The Morning News

The Morning News Tournament of Books

The Tournament of Books is an annual battle royale between 16 of the best novels published in the previous year.

A new match is played here each weekday in March.

The 2009 ToB Contenders List

The 2009 Judges & Brackets

All titles 30% off at

ToB T-Shirts

The Rooster on Facebook, and on Twitter

#ToB Tweets

Previous years: 2008, 2007, 2006, 2005

Contact the Tournament staff:

judged by Rosecrans Baldwin
I read for pleasure and to be free of the noise. Nothing else for me fosters that kind of escape like a book, where I get lost in someone else’s consciousness. Once I crack a book (I love the smell of books), the exchange is between me and the text, and hopefully nothing comes between us. My Kindle is fine for travel and for thrillers I’ll never reread, but for the most part I want to feel and smell the pulp as I slip away.

Both of these books I finished in a couple of long sessions on the couch. They both attempt to create other worlds; one succeeds, and the other one tries hard. I made my judgment on the grounds of seduction—which book did I find more interesting?—but it wasn’t really a contest.

City of Refuge takes a national tragedy and turns it into something to wade through. When a hurricane comes to town, it’s riveting. Piazza writes persuasively about many things—panic, traffic, flooding, parades—though not always about people. He’s great with dialogue and is adroit with married couples trying to communicate when their counselor is not around, but he can get didactic with his characters, and when he does the drama plods.

The Disreputable History of Frankie Landau-Banks has good storytelling, good structure, and the appeal of adventures, philosophy, and humor—the appeal of them, but not really those things, as they’re more often discussed than experienced. It’s a well-told story, but too often it feels well-designed and overdone, and all the evidence of Google-able research gives Lockhart’s world a hollow ring.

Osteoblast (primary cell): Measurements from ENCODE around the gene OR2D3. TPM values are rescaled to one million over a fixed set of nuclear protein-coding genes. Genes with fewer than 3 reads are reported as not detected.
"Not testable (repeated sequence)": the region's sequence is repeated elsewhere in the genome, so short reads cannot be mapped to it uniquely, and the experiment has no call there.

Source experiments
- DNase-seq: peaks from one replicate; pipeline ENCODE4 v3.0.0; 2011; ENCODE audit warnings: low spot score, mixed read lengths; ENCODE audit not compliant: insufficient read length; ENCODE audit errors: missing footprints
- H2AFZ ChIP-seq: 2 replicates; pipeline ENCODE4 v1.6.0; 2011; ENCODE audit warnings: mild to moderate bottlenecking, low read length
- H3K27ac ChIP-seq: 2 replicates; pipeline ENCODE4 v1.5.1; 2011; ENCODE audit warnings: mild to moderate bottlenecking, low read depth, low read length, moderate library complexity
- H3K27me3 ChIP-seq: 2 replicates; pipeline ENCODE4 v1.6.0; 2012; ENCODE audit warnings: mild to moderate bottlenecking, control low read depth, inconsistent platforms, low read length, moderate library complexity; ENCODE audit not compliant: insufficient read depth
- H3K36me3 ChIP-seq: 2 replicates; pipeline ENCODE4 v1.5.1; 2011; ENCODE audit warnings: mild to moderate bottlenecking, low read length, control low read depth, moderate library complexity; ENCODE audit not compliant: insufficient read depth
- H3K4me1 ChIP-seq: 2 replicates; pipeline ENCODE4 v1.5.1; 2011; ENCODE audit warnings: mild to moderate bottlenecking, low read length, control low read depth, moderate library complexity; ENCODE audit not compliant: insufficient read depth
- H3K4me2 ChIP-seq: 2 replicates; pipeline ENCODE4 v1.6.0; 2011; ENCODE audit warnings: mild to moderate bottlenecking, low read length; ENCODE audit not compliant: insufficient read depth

I liked City of Refuge quite a bit, but I didn’t love it. It has an agenda to do right by New Orleans, and it sometimes becomes a brochure for a pretty narrow slice of life. And though the men get more attention than the women, that scrutiny doesn’t result in depth, and the female characters are more interesting anyhow. We see layers in the government’s betrayal of the city, and Piazza exposes that cross-section and passionately nails the treachery’s tragedy, but his characters’ refusal to betray themselves is less explored.

Landau-Banks, on the other hand, lacks drama. It’s a book full of tension, but few surprises. Nothing seems to matter very much to the characters, and the story comes out flat. Judging by the Rooster poll, I’m sure there are thousands of fans who disagree with me, but I couldn’t find much to interest me in Landau-Banks and it was a chore to finish. Whereas City of Refuge creates a world to get lost in and does it pretty well.

City of Refuge to the finals!

Today’s WINNER

City of Refuge by Tom Piazza

About the Judge

ToB Co-Chair Rosecrans Baldwin is a founding editor of The Morning News. His first novel, You Lost Me There, is coming out soon from Riverhead Books. Known connections to this year’s contenders: I know Mark Sarvas over email from his many years of participation in the Tournament. Aleksandar Hemon and I share an editor, and my agent's firm, though not my agent, represents Joseph O’Neill.

From the Booth

Your alliance with the Disreputables is unconscionable! I demand you submit and pledge allegiance to the Refugees! Kevin John My feelings for my first love, Cindy Crawford, were unquenchable, at least until the cease-and-desist order.
» Read Kevin Guilfoile & John Warner’s commentary on the match and leave a comment of your own «

The Peanut Gallery

Do you agree with the outcome of this match?

absolutely   no way